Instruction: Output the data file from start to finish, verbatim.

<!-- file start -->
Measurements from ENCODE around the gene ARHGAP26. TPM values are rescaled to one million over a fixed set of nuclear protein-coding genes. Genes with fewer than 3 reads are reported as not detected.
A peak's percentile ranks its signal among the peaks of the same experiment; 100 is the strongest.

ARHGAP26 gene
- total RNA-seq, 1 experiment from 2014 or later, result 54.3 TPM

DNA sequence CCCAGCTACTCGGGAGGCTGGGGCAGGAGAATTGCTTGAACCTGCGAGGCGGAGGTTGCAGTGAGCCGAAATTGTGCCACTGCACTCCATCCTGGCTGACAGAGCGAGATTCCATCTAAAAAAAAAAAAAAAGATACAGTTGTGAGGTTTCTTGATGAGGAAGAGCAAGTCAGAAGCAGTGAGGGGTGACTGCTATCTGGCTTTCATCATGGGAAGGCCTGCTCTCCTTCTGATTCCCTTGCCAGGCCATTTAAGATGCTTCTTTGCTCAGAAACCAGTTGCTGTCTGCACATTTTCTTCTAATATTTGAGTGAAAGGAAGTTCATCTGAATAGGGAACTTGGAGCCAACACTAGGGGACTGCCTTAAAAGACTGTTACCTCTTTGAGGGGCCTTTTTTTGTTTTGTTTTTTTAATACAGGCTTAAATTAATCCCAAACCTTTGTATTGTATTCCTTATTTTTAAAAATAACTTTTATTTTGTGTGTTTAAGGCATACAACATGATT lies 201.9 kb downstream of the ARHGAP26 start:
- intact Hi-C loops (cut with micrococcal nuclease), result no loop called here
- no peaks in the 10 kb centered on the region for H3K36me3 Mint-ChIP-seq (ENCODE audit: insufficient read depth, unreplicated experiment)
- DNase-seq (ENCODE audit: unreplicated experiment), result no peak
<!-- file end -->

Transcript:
Measurements from ENCODE around the gene ARHGAP26. TPM values are rescaled to one million over a fixed set of nuclear protein-coding genes. Genes with fewer than 3 reads are reported as not detected.
A peak's percentile ranks its signal among the peaks of the same experiment; 100 is the strongest.

ARHGAP26 gene
- total RNA-seq, 1 experiment from 2014 or later, result 54.3 TPM

DNA sequence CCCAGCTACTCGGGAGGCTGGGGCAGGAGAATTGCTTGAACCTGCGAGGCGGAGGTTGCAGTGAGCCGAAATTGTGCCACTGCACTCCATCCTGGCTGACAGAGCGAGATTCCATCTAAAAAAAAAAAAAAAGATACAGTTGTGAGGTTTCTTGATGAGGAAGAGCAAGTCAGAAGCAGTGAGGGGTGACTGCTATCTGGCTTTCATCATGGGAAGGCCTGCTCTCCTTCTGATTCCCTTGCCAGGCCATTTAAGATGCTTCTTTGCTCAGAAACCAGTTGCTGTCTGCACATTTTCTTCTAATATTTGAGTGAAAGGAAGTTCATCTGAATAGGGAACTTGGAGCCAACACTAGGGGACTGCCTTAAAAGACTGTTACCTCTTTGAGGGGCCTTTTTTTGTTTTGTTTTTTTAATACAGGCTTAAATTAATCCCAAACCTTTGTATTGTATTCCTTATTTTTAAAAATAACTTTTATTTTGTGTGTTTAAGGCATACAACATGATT lies 201.9 kb downstream of the ARHGAP26 start:
- intact Hi-C loops (cut with micrococcal nuclease), result no loop called here
- no peaks in the 10 kb centered on the region for H3K36me3 Mint-ChIP-seq (ENCODE audit: insufficient read depth, unreplicated experiment)
- DNase-seq (ENCODE audit: unreplicated experiment), result no peak